Today, the Supreme Court held in Espinoza v. Montana Department of Revenue that, under the Free Exercise Clause, if a state has a program giving public dollars to citizens to use at private schools, it cannot tell those citizens that the money can only be used at non-religious private schools. Montana had decided that its scholarship program funds could not be used at religious schools under the state's Blaine Amendment, a legacy of a failed anti-Catholic amendment to the U.S. Constitution. Many First Amendment advocates hope this opinion proves to be a fatal blow to the discriminatory anti-religious Blaine Amendments still found in many state constitutions.Read more
Today’s decisions by the Supreme Court were a mixed bag. First, any way you look at it, Chief Justice Robert’s decision in June Medical Services v. Russo is hard to reconcile with his dissent in Whole Woman's Health v. Hellerstedt. From SCOTUSblog:
Four years ago, by a vote of 5-3, the Supreme Court struck down a Texas law that (among other things) required doctors who perform abortions to have the right to admit patients at a nearby hospital. In that case, Justice Anthony Kennedy joined his four more liberal colleagues in holding that, although Texas has a genuine interest in protecting the health of pregnant women, there was no evidence that the law actually did anything to promote that interest – but it did make it more difficult for women to get an abortion. Kennedy is no longer on the court, but today it was Chief Justice John Roberts who joined the court’s four liberals in ruling in June Medical Services v. Russo that a similar law from Louisiana is unconstitutional – even as he maintained that he continues to believe that the Texas case was wrongly decided.Read more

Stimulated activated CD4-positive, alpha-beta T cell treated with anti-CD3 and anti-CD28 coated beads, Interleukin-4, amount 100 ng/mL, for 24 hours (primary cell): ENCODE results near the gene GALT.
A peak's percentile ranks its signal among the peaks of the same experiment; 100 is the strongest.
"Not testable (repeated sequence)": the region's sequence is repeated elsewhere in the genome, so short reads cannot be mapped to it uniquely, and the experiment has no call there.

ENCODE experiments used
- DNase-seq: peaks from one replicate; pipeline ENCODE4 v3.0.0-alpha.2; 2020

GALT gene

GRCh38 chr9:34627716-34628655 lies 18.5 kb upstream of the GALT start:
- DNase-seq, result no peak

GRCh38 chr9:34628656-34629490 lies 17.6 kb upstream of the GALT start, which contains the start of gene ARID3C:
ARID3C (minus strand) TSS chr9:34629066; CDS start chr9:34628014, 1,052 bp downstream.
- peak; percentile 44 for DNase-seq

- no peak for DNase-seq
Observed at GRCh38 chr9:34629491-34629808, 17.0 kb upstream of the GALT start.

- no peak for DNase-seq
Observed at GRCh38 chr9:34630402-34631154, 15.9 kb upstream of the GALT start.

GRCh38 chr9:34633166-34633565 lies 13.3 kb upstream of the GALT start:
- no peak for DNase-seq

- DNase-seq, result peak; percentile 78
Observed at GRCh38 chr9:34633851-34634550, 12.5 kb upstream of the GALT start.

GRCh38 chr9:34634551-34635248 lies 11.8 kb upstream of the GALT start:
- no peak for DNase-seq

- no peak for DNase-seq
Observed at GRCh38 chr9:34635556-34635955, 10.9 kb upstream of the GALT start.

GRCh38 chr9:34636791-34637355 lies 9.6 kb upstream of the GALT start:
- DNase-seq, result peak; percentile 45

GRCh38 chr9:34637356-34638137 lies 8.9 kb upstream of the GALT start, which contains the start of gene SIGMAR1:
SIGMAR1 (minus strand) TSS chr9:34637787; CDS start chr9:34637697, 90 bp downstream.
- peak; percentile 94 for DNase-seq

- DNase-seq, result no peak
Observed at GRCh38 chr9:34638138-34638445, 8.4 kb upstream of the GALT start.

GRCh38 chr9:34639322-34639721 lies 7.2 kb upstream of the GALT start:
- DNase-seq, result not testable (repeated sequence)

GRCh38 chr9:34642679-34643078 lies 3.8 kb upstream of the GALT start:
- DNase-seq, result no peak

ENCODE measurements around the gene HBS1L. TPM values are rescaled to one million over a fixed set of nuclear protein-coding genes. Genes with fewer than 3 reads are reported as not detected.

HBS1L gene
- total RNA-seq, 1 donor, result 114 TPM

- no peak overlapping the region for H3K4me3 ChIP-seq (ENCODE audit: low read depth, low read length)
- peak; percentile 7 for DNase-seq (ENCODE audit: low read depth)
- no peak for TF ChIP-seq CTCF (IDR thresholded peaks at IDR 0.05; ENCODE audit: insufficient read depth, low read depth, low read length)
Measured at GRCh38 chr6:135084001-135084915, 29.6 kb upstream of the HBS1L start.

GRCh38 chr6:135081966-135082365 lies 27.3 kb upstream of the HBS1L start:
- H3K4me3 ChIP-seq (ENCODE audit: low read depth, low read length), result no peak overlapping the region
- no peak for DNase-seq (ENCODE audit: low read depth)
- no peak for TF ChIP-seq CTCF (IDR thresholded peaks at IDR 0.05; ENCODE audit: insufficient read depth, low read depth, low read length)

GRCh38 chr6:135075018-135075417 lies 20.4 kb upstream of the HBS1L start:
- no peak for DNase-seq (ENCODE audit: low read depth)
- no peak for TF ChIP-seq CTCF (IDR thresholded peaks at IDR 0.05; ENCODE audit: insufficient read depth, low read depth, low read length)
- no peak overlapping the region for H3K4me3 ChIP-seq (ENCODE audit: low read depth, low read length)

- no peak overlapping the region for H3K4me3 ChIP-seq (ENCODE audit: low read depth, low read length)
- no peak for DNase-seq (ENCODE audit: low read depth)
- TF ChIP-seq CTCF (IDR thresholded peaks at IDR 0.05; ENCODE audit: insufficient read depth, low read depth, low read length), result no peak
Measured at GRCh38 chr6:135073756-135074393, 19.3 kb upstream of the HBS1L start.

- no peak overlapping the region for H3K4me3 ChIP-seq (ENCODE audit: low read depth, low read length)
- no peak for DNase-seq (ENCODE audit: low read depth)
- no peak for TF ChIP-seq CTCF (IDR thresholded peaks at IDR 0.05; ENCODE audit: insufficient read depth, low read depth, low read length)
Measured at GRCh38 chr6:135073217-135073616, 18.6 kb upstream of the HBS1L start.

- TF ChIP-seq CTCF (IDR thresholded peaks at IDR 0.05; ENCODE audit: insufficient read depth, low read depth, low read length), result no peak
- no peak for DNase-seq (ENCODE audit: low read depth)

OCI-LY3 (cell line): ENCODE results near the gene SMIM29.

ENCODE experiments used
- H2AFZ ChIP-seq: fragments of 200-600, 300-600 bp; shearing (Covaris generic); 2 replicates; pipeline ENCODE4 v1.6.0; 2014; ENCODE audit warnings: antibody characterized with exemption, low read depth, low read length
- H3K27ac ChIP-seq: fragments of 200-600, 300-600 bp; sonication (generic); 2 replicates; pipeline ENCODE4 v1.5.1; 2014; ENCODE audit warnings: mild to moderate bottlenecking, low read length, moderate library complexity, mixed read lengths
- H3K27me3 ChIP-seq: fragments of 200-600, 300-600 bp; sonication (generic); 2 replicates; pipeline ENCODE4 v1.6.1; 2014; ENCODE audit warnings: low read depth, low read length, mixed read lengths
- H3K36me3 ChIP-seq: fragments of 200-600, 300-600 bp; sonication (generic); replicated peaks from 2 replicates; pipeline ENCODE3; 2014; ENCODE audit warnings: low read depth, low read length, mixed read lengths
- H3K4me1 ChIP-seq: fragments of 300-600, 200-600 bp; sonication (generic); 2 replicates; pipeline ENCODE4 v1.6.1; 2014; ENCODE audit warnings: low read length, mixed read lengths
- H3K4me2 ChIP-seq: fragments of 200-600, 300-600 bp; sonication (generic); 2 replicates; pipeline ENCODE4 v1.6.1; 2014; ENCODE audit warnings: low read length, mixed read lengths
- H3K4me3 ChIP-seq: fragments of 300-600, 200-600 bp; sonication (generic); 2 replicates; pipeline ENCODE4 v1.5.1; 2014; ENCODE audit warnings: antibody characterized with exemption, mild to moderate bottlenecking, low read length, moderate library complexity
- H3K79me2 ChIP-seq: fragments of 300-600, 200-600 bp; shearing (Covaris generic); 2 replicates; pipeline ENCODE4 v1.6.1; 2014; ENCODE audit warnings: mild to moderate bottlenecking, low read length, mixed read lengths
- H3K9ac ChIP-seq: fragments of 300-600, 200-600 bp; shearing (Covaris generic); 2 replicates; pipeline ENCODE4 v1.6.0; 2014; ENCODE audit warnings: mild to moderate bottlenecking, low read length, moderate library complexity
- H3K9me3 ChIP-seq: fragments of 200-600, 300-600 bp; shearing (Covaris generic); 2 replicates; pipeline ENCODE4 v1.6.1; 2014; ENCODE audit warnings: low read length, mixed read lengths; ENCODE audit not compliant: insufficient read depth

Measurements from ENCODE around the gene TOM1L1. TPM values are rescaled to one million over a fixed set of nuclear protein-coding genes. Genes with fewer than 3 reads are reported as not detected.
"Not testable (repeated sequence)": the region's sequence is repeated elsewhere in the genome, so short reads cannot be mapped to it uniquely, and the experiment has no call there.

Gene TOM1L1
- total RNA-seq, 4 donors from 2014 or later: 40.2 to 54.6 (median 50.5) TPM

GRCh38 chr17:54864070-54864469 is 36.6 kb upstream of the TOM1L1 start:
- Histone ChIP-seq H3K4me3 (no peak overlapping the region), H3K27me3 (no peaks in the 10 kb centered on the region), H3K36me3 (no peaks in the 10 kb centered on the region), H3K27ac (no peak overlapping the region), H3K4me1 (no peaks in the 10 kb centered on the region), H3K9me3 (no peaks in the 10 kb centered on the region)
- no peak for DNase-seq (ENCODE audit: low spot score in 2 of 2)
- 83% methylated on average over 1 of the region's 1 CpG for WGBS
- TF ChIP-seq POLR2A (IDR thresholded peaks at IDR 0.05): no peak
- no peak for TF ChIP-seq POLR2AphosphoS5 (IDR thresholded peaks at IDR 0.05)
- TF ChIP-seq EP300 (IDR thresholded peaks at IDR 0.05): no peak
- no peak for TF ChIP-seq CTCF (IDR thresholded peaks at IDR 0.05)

Supreme Court Declares Partisan Gerrymandering Cases Nonjusticiable; Issues Confusing Opinion in Census Case
The Supreme Court issued two opinions with direct implications for redistricting this morning, on the last day of the October 2018 Term. In a consolidated opinion for Rucho v. Common Cause and Lamone v. Benisek, the Court held that "partisan gerrymandering claims present political questions beyond the reach of the federal courts." In Department of Commerce v. New York, the Court remanded the "census" case to the district court for further proceedings consistent with its rather confusing opinion that held both that it would be permissible for the the Department of Commerce to ask a question regarding citizenship on the census and that the Department did not provide an accurate reason for the question's inclusion.Read more